Because of their strong community ties, the question of whether these two defendants will probably flee is not easily answered although the incentive to leave is increased by the weight of the evidence in the government's case. However, the question of their dangerousness to the community is more readily resolved against them. These are not minor players on the stage of drug trafficking. The vehicles, beepers, cellular phones, telephone tolls and quantities of cocaine involved in this and related cases, plus their active involvement with other major drug traffickers lead to the conclusion that if released they will pose an immediate danger to the safety of the community.

We undertake an independent review of the district court's pretrial detention decision, but with appropriate deference to the district court's first-hand judgment. United States v. O'Brien, 895 F.2d 810, 814 (1st Cir. 1990). See United States v. Bayko, 774 F.2d 516, 520 (1st Cir. 1985).

We agree with the district court that the government made out a strong case that "[t]hese are not minor players on the stage of drug trafficking." The evidence against both Santos and Ayala in the instant case appears weighty. According to this evidence, both men arrived in the same automobile for the pre-arranged cocaine pickup. The arrangement was made by the confidential informant on behalf of an individual in Colombia; a Colombian national accompanied Santos and Ayala in the automobile. It was Santos whom the confidential informant had been instructed to call to arrange the pickup.

In addition, the government's proffer of evidence regarding other incidents of cocaine smuggling, as outlined above, persuasively suggests that both Santos and Ayala are deeply involved in the local trade in cocaine. In two of these incidents, as well as in the instant case, calls to Santos' cellular telephone or home, or messages on beepers to call Santos' liquor store, appear to have played a role in the cocaine transaction. In one of these incidents, as well as in the instant case, a beeper belonging to Ayala was seized. All of this evidence makes it difficult to think that the instant charges against Santos and Ayala arise out of an isolated incident in which either played only a bit part.

This evidence is bolstered, of course, by the presumption of dangerousness established by 18 U.S.C. § 1342(e). The presumption is triggered in this case because both Santos and Ayala have been indicted for a drug offense that carries a maximum term of imprisonment of ten years or more. Id.; 21 U.S.C. §§ 841(a) (1), (b) (1) (A). Even if Santos or Ayala were deemed to have introduced "some evidence" to rebut the presumption, "the presumption does not disappear, but rather retains evidentiary weight-the amount depending on how closely defendant's case resembles the congressional paradigm-to be considered along with all the other relevant factors." United States v. Palmer-Contreras, 835 F.2d 15, 18 (1st Cir. 1987) (citation omitted). See United States v. Jessup, 757 F.2d 378, 382-84 (1st Cir. 1985).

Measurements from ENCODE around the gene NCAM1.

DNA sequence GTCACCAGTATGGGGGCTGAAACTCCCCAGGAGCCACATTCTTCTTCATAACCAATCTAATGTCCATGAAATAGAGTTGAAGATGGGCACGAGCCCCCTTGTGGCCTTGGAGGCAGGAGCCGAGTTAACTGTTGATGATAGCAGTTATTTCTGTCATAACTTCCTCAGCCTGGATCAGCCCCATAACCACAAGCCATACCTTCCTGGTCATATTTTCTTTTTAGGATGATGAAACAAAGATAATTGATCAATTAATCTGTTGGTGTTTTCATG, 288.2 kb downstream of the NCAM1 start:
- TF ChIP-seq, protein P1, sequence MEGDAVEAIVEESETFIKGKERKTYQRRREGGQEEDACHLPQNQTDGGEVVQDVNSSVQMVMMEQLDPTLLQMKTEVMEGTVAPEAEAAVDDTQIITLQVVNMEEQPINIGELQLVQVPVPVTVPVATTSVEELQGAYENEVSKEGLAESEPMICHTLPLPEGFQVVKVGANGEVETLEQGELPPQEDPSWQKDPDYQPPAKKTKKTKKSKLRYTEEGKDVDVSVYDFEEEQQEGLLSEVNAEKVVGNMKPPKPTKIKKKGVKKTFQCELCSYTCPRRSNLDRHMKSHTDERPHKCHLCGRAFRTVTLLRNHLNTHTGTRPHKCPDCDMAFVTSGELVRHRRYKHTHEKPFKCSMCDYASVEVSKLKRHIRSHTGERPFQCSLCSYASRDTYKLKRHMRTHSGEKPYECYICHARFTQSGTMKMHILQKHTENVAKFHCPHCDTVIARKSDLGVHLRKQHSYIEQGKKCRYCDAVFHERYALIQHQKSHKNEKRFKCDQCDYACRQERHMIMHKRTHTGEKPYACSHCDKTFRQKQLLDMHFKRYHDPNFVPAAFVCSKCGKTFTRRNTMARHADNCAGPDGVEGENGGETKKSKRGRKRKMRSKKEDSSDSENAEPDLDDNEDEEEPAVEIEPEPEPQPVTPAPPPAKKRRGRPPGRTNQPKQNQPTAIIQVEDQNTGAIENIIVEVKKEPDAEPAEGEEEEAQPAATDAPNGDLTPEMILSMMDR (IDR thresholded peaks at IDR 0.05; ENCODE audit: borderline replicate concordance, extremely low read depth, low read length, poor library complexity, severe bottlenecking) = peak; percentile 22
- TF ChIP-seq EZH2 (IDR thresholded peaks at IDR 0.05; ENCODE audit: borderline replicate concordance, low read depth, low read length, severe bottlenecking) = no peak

Given the above-discussed evidence of defendants' apparent involvement in a drug trafficking organization, this case does indeed closely resemble the Congressional paradigm. Congress found that "[p]ersons charged with major drug felonies are often in the business of importing or distributing dangerous drugs, and thus, because of the nature of the criminal activity with which they are charged, they pose a significant risk of pretrial recidivism." S. Rep. No. 98-225, 98th Cong., 2d Sess., at 20, reprinted in 1984 U.S. Code Cong. & Admin. News 3182, 3203. Congress felt that an "especially significant" consideration in determining danger to the community "is the drug network's ability to continue to function while the defendant awaits trial." United States v. Portes, 786 F.2d 758, 765 (7th Cir. 1985). We are satisfied that the government's evidence, viewed in the light of the statutory presumption, establishes that both Santos and Ayala would pose a danger to the community if released pending trial.

Although we need not reach the issue, we would also conclude that pretrial detention is justified on risk-of-flight grounds, although we agree with the district court that this question is much closer. It is true that both Santos and Ayala have close and long-standing personal and family ties to Puerto Rico. On the other hand, the government's evidence strongly suggests that they are active participants in a drug trafficking operation with close ties to Colombian drug traffickers. The evidence suggests that Santos himself has been in contact with them. Thus, there is ample reason to believe that both Santos and Ayala have both the incentive and the wherewithal to flee.

The statutory presumption of risk-of-flight also applies and, although rebutted, retains evidentiary weight. "[T]his presumption reflects Congress's findings that drug traffickers often have the resources and foreign contacts to escape to other countries. Forfeiture of even a large bond may be just a cost of doing business, and hence drug traffickers pose special flight risks." Palmer-Contreras, supra, 835 F.2d at 17.

It is as to close issues like this, moreover, that the deference that we accord to the district court's first-hand determinations in bail cases, O'Brien, supra, 895 F.2d at 814, comes into play. The district court, at a de novo hearing, heard the taped telephone calls placed by the confidential informant, including the one with Santos, and the testimony of the federal agent who made the arrest. Given the strength of the government's evidence of defendants' involvement in a drug trafficking organization, we are not moved to quarrel with the district court's first-hand determination (albeit conclusorily stated) that defendants' ties to foreign drug traffickers are sufficiently strong so that pretrial detention of both defendants is justified on risk-of-flight grounds.

The district court's pretrial detention orders are affirmed.